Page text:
Who’s having a good week? Who’s having a bad one?
Every week we track the highs, lows and everything in between. We give you … What’s Up? What’s Down?
Comedian-turned-podcast-multi-millionaire Joe Rogan has never been a stranger to controversy.
Spotify knew this when it bought the exclusive rights to distribute his podcast for $100 million two years ago. The streaming platform came under fire — including from its own employees — in 2020 when Rogan invited conspiracy theorist Alex Jones on his show, and it ended up removing more than 40 episodes from Rogan’s catalog to appease critics’ concerns about misinformation.
Even just this month, almost 300 “scientists, physicians, professors, doctors, and healthcare workers” wrote an open letter to the company, demanding Rogan’s de-platforming over his Covid-19 skepticism.
But never until this week has Spotify had to choose between its flagship podcast and a best-selling artist. Rock legend Neil Young issued an ultimatum to Spotify on Wednesday, saying that the platform could host his music or Rogan’s podcast, but not both.
Spotify chose Rogan — an easy call from a business standpoint, given that his podcast commands a minimum $1 million ad spend — choosing to part with Young’s catalog rather than alienate Rogan’s massive audience.
That decision isn’t just rankling fans of Neil Young, it’s hurting Spotify’s credibility with Rogan’s many, many detractors. The last thing the company needs is to be seen taking sides on a culture war issue, but it’s getting harder for Spotify to stand by the Joe Rogan Experience without having to answer for its content.
There’s no indication that Spotify will change course yet, and it seems to be waiting for this all to blow over. But for the time being, Spotify is trending down.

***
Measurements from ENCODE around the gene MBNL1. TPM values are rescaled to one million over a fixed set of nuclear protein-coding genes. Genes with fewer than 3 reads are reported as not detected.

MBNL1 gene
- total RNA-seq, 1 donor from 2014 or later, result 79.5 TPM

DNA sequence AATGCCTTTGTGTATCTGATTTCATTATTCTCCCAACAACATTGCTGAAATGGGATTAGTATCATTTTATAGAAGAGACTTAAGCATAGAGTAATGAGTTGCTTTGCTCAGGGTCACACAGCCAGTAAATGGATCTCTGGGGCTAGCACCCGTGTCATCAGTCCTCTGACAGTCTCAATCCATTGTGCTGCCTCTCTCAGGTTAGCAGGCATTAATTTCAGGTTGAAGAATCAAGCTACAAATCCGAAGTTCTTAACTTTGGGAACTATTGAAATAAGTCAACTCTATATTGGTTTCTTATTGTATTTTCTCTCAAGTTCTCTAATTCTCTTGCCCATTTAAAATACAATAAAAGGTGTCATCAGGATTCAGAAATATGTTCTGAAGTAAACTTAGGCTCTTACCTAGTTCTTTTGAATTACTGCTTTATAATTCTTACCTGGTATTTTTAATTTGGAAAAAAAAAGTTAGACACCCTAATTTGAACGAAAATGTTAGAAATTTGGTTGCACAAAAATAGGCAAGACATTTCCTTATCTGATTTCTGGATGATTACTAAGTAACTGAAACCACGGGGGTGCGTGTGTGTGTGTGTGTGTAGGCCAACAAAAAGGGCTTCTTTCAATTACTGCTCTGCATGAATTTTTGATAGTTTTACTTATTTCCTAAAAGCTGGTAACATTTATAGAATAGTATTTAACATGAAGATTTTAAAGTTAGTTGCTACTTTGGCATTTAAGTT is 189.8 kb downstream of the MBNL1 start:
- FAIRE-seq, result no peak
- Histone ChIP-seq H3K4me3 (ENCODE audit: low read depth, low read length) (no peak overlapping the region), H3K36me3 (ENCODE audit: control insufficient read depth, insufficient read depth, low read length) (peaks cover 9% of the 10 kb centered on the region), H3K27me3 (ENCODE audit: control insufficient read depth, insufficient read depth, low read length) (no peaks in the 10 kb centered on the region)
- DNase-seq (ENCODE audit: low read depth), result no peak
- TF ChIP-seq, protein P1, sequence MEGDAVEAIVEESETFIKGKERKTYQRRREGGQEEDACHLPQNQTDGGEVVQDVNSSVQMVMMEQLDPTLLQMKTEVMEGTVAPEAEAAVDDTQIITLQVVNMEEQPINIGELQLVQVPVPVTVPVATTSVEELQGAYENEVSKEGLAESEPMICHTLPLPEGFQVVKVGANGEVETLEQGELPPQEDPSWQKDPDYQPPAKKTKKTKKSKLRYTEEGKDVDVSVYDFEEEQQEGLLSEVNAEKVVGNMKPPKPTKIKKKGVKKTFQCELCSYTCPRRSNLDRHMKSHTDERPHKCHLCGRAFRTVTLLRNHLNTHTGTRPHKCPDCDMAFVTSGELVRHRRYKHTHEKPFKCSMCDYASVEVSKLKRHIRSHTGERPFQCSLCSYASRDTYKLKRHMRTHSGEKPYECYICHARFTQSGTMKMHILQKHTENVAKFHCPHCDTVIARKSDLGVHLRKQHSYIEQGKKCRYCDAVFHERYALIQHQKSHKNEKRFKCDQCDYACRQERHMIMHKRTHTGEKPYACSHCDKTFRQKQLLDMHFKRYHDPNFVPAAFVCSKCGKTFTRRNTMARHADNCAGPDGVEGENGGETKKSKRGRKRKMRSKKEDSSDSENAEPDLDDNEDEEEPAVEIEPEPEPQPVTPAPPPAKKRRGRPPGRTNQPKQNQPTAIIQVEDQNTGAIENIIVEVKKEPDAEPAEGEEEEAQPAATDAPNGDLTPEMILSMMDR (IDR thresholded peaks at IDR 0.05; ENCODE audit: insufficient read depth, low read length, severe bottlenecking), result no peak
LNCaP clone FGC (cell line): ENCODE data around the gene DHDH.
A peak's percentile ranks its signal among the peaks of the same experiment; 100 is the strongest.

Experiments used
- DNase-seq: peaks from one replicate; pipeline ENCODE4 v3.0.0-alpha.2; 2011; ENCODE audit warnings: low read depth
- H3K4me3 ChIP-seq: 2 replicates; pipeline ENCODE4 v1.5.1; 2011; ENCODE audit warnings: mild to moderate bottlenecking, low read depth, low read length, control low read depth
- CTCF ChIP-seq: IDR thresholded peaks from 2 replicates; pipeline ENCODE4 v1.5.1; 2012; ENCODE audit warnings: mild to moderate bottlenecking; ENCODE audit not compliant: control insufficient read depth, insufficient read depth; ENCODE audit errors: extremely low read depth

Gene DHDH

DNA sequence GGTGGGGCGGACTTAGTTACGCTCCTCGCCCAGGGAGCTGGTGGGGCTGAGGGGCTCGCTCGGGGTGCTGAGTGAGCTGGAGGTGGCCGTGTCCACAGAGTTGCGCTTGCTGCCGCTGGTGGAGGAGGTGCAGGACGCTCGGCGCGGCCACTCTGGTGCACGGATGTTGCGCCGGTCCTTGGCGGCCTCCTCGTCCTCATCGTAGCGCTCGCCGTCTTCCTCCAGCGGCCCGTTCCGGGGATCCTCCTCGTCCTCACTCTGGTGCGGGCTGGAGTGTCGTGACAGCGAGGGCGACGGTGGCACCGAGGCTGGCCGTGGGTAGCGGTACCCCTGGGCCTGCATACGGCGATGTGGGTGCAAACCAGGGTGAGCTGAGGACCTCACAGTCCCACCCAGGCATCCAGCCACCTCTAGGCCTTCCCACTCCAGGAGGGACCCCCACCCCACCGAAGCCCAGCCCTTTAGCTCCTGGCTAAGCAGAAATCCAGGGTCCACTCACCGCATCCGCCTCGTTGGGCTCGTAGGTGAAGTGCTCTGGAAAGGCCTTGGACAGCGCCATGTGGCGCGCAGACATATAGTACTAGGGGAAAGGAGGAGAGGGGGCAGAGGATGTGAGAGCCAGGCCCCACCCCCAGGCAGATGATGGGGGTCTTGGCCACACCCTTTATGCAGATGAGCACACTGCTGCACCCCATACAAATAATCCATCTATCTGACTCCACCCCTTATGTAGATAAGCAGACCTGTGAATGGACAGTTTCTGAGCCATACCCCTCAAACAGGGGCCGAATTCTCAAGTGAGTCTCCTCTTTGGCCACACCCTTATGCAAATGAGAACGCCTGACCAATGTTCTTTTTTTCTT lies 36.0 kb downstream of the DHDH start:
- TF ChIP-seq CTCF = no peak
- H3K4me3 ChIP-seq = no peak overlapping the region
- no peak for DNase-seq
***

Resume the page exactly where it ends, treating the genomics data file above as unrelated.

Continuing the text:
When the iconic metal band heard that Los Angeles street performer Sheriff Drumman lost his drum kit in a burglary last month, they knew they had to make it right. And so on Tuesday night, a rep for Metallica met with Drumman in Hollywood to present a gift, courtesy of the band: a brand-new kit.
Drumman was thrilled, and Metallica said on Twitter they’re always happy to help out a fellow artist who’s fallen on hard times. They seem to mean it, too, because they don’t appear to be promoting a tour or an album right now.
Metallica, probably best known outside the studio for its controversial takedown of streaming service Napster, doesn’t exactly have a warm and fuzzy public image. This display of genuine kindness may be a bit off-brand, but it’s certainly good news.
This week, Metallica is trending up.
The entertainment juggernaut was forced into unfamiliar territory this week, playing damage control mode after actor Peter Dinklage took aim at its planned live-action remake of Snow White and the Seven Dwarves.
The Game of Thrones alum called the fairy tale, best known to modern audiences from Disney’s 1937 animated rendition, a “f—ing backward story about seven dwarfs living in a cave together.” He wondered why the studio was patting itself on the back for casting a Latina actress in the title role while saying nothing about the story’s portrayal of people with dwarfism.
Caught unaware, Disney was forced to issue something of an apology for its silence on the matter. The company promised to take a “different approach with these seven characters” and claimed it had been “consulting with members of the dwarfism community” all along.
Adding insult to injury, the studio recently debuted a new look for Minnie Mouse, which was not only widely panned but also tone-deaf, given the context of Dinklage’s well-reasoned critique.
It’s unusual to see Disney flailing, given it usually has airtight control of its public image, but this week, they lost the magic. Disney is trending down.
UP: KOBE BRYANT
To commemorate the tragic 2020 helicopter crash that killed the NBA legend, his 13-year-old daughter Gianna, and seven others two years ago this week, sculptor Dan Medina unveiled a statue at the site of the accident.
The 160-pound bronze sculpture depicts Kobe in his Los Angeles Lakers uniform with his arm around Gianna, who’s carrying a basketball. Medina set the statue up early on Wednesday and it stood guard over the crash site until late that night.
While officials have said there are no plans for a permanent memorial at the crash site itself, Medina said he hopes to find a long-term home for a smaller version of the statue in LA.
It’s a poignant reminder of the basketball star’s tragic and sudden death, which feels now like a distant memory. But even in the tumult of the last two years, Kobe Bryant — as an athlete and as a father — hasn’t been forgotten. This week, he’s trending up.
Crypto’s most famous coin enjoyed an all-time high last November when it was selling for almost $70,000 a pop, but it’s been on the backslide ever since, losing over 20 percent of its value since the start of the new year.